3. Results and Discussion
3.1. Electrocatalytic Characteristic of HTP-MWCNT-CPE toward Oxidation of Codeine
The activity of MWCNT and HTP as a modifier and the potential of electrocatalytic oxidation of codeine at the surface of different modified electrodes including MWCNT-CPE, HTP-CPE, and HTP-MWCNT-CPE was investigated by recording the cyclic voltammograms in the absence and presence of 0.11 mM of codeine solution and comparison of them with the same voltammograms was recorded at the CPE. The electrocatalytic activity is discussed in detail as follows: voltammograms of (a) and (b) of Figure 1 show the cyclic voltammograms of CPE in the absence and presence of codeine, respectively. Similarly, the cyclic voltammograms of MWCNT-CPE are recorded in the absence (voltammogram (c)) and presence (voltammogram (d)) of 0.11 mM of codeine. A comparison of the cyclic voltammograms of CPE (Figure 1, voltammograms (a) and (b)) and MWCNT-CPE (Figure 1 voltammograms (c) and (d)) in a 0.15 M phosphate buffer solution (pH 7.0) at the scan rate of 25 mV s−1 demonstrates the efficiency of MWCNT for codeine oxidation. As it can be seen, codeine oxidation at the MWCNT-CPE was performed at potential about 550 mV with anodic peak current 0.205 μA. However, no anodic peak current was observed in other cases. Therefore, MWCNT can improve the sensitivity of the CPE for electrocatalytic oxidation of codeine.
Cyclic voltammograms of HTP-CPE in codeine-free electrolyte, 0.15 M of a phosphate buffer solution at pH 7.0 (voltammogram (e)), and 0.11 mM of codeine (voltammogram (f)) at the scan rate potential of 25 mV s−1 were recorded. As it can be seen, codeine oxidizes at 274 mV at HTP-CPE surface, while the anodic peak current for oxidation of codeine at MWCNT-CPE is about 550 mV. Moreover, the anodic peak current increased to 0.545 μA. Thus, HTP caused the overpotential to decrease, 276 mV, and the sensitivity to increase more than twice. This is an expected behavior for a modifier. At the same experimental conditions, the cyclic voltammograms of HTP-MWCNT-CPE in the absence (voltammogram (g)) and presence of 0.11 mM of codeine (voltammogram (h)) were recorded. A comparison of the electrocatalytic oxidation peak current of codeine at HTP-CPE (voltammogram (f)) and HTP-MWCNT-CPE (voltammogram (h)) shows that spiking of MWCNT to HTP-CPE increases the current response from 0.545 μA to 1.12 μA. Therefore, combination of MWCNT and HTP improves the sensitivity and dramatically reduces the peak potential in regard to electrocatalytic oxidation of codeine. The dependence of sensitivity to percent of MWCNT in the composition of carbon paste was investigated in the range 0.8–1.1% with percent interval 0.1%. Since the maximum sensitivity was obtained at 0.1% of MWCNT in composition of carbon paste, the percent was used for fabrication of the modified electrode in all subsequent studies. Also, the effect of modifier amount was checked with using the different values of 0.4 to 0.6 mg of HTP with weight interval 0.1 mg in preparation of the modified carbon paste electrode (as described previously). The obtained results show that the difference in voltammetric response of modified carbon paste electrode containing 0.5 and 0.6 mg of HTP is almost the same and is higher than that containing 0.4 mg. Thus, 0.5 mg of HTP was used for preparation of the modified carbon paste electrode. The pH effect on the cyclic voltammetric peak current of codeine electrocatalytic oxidation at the modified electrode was investigated by a 0.15 M phosphate buffer solution in pH range 6.0–8.0 with pH interval 1.0 on various concentrations of codeine. Since the widest linear dynamic range was obtained in pH 7.0 (12.3–511.9 μM) and the sensitivity at pH of 7.0 and 8.0 (0.0231 and 0.0248 μA μM−1) as the same as and greater than the sensitivity of pH 6.0 (0.0167 μA μM−1), pH 7.0 was selected for further studies.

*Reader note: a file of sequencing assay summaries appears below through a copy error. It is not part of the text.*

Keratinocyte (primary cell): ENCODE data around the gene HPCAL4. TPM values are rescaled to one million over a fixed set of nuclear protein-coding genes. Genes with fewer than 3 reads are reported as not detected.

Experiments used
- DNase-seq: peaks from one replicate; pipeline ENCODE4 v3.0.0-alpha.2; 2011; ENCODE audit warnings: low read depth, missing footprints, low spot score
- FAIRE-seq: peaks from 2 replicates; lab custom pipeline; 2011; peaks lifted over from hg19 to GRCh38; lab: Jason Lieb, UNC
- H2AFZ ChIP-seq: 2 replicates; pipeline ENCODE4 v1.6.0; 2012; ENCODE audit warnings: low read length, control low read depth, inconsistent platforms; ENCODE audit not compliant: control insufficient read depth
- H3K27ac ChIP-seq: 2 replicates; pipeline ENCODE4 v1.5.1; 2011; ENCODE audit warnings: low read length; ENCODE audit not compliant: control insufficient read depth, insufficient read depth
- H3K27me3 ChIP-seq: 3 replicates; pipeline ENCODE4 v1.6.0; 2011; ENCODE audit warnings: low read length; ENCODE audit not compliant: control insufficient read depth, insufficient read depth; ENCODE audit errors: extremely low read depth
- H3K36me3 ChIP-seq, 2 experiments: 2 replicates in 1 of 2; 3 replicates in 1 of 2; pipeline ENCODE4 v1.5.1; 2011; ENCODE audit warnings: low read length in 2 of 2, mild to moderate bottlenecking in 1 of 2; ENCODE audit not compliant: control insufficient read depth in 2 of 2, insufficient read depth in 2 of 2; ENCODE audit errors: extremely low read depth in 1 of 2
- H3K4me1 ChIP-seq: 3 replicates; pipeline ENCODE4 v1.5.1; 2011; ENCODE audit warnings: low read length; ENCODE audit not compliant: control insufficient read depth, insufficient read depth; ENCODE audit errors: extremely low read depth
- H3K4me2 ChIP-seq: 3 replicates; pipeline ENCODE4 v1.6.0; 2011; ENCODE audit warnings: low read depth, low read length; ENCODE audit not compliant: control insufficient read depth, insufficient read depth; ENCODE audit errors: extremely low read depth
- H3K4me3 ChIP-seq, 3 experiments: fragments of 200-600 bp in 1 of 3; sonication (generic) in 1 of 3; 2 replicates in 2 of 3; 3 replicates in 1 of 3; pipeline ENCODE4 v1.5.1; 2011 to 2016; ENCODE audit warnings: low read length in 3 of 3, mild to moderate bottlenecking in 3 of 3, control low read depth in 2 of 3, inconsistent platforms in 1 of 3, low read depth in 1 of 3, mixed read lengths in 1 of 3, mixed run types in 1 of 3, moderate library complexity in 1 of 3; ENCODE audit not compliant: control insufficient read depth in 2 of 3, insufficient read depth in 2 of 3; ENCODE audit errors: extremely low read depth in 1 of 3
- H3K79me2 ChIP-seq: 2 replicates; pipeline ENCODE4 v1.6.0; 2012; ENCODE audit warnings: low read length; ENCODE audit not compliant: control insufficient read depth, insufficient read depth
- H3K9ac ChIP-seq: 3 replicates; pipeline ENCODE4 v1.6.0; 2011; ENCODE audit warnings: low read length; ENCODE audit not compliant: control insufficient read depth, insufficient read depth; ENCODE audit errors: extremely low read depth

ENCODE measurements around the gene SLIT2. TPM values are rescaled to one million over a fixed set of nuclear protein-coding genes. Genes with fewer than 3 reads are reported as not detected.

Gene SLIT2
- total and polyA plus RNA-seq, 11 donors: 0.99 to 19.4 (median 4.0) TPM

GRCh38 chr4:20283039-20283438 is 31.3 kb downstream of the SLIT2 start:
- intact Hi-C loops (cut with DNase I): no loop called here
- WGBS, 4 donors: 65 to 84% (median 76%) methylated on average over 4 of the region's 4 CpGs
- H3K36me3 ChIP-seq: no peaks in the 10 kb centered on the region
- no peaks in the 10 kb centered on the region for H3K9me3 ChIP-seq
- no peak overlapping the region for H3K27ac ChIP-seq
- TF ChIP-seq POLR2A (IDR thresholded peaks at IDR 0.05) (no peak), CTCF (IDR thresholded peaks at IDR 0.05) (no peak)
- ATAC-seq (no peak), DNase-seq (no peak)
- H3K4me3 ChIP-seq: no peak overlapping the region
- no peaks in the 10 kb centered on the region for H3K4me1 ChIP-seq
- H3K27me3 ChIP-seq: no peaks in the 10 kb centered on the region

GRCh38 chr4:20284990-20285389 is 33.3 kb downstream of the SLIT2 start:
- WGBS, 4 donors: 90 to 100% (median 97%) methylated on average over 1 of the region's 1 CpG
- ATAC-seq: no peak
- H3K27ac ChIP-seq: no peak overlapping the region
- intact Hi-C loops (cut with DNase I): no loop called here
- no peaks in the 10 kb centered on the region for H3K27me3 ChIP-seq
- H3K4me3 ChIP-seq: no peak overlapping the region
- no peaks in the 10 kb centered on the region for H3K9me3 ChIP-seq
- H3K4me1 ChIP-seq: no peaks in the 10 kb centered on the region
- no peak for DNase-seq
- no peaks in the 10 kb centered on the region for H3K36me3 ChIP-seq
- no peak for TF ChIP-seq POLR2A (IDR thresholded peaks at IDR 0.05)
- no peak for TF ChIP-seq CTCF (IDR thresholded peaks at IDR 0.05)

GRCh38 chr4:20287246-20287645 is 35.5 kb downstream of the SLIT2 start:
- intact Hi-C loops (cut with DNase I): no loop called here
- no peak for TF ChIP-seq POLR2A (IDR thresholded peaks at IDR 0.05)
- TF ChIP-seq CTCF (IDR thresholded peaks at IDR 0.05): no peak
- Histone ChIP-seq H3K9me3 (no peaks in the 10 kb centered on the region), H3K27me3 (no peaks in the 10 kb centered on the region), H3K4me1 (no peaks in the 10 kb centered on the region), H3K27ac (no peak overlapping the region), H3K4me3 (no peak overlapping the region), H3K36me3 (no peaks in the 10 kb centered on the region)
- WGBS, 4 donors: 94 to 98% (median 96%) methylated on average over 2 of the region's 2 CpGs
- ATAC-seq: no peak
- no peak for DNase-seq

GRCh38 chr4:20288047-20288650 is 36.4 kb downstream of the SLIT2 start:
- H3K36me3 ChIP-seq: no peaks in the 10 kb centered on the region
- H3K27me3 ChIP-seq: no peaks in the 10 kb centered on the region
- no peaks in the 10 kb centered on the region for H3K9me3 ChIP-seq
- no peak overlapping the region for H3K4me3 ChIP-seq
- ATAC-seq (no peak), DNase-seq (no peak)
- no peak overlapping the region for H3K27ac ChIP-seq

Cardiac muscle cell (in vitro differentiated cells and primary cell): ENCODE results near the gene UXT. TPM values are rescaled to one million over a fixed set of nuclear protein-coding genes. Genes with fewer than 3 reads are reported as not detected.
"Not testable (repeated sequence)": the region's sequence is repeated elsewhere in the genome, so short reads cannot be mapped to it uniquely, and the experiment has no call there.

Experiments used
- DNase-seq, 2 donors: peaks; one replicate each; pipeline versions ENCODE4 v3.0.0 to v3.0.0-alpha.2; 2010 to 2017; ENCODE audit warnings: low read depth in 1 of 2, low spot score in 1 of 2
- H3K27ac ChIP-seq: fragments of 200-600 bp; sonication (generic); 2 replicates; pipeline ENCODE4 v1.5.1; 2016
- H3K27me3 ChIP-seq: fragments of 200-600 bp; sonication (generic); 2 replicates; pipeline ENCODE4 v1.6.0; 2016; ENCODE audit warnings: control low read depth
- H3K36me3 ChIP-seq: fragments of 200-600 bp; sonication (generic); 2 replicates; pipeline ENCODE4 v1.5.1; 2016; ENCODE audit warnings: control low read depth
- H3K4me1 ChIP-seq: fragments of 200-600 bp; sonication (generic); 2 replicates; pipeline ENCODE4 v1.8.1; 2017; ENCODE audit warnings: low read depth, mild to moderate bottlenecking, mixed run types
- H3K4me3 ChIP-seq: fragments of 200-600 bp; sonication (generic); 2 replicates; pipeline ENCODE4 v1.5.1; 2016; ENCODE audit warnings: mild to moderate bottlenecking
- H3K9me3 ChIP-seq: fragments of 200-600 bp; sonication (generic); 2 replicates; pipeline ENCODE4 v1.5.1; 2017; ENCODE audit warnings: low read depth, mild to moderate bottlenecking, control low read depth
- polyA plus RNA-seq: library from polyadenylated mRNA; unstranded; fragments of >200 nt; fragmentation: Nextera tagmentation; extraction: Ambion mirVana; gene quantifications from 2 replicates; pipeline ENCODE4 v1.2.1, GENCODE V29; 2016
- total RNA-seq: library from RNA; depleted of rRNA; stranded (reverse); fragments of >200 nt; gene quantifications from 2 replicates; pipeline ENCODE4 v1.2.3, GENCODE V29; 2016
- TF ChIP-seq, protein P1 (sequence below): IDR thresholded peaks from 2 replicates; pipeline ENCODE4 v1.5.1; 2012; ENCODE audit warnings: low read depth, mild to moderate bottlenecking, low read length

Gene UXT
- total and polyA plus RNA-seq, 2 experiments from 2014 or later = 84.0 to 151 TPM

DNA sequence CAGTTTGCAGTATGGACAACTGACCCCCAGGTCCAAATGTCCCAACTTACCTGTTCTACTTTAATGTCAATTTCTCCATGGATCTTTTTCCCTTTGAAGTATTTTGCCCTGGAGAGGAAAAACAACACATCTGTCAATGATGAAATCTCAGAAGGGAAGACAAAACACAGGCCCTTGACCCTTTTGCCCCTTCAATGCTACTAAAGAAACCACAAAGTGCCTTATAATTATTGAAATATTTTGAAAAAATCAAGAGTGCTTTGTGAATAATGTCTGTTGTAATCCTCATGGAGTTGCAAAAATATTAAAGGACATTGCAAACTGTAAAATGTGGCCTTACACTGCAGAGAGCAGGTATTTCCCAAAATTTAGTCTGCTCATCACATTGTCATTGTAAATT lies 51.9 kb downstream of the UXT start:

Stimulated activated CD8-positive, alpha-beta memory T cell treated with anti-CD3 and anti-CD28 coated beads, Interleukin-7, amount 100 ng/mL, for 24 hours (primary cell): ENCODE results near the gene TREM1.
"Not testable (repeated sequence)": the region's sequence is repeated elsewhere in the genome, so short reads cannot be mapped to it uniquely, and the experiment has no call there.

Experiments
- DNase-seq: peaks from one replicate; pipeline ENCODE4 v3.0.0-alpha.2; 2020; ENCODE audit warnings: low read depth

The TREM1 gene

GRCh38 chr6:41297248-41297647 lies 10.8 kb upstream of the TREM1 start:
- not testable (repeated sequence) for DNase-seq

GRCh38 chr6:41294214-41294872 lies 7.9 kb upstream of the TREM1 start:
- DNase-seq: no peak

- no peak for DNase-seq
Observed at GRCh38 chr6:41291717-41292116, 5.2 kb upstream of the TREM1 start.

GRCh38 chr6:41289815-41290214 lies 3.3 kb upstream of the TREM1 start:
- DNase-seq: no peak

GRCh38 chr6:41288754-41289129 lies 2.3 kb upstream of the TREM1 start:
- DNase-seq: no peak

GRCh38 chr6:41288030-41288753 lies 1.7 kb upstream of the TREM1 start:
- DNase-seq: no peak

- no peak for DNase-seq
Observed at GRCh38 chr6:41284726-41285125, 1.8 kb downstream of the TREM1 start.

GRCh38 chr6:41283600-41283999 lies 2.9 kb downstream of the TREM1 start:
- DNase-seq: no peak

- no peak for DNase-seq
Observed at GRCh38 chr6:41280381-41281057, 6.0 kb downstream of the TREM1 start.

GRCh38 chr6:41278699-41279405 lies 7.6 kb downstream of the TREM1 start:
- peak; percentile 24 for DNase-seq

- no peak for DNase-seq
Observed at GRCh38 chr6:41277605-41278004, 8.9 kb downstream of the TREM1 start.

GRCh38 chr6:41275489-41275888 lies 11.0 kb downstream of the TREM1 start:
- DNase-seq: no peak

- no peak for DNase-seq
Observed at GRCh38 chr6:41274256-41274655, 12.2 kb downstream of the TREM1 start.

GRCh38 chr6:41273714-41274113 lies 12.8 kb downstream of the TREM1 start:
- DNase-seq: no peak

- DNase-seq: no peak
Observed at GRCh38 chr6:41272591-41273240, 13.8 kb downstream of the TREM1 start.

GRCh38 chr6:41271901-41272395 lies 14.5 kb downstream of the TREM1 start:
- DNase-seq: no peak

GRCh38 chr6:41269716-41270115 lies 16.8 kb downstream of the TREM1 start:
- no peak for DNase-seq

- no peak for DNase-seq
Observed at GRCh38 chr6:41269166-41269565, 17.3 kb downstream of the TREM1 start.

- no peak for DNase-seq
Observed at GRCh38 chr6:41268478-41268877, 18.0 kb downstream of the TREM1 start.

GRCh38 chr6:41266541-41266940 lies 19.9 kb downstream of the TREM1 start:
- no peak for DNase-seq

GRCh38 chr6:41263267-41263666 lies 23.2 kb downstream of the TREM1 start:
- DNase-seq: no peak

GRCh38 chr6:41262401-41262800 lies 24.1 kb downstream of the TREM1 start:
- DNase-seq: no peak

Figure 2 shows the cyclic voltammograms of HTP-MWCNT-CPE in a 0.15 M phosphate buffer solution (pH 7.0) in the presence of 0.11 mM of codeine at different potential scan rates. Inset (a) of Figure 2 shows that the plot of the catalytic peak current versus the square root of the potential scan rate is linear, thus suggesting that at sufficient overpotential the reaction is diffusion-controlled. The slope of versus plot is used for the determination of the number of electrons in the overall reaction. Based on the following equation for totally irreversible diffusion controlled processes :and considering (as calculated below), cm2 s−1 (obtained by chronoamperometry), and cm2, the total number of electrons () corresponding to codeine oxidation is calculated as 2.10 ≈ 2. The calculated value for the electrocatalytic oxidation of codeine is in agreement with the values reported in the literature [11, 13, 15, 16]. Also, the plot of the scan rate normalized current () versus the scan rate (inset (b)) exhibits a characteristic shape typical of an ECcat process . These results confirm that the overall electrochemical oxidation of codeine at a modified electrode might be controlled by a cross-exchange process operating between the redox site of the HTP-MWCNT-CPE and codeine and also the diffusion of codeine.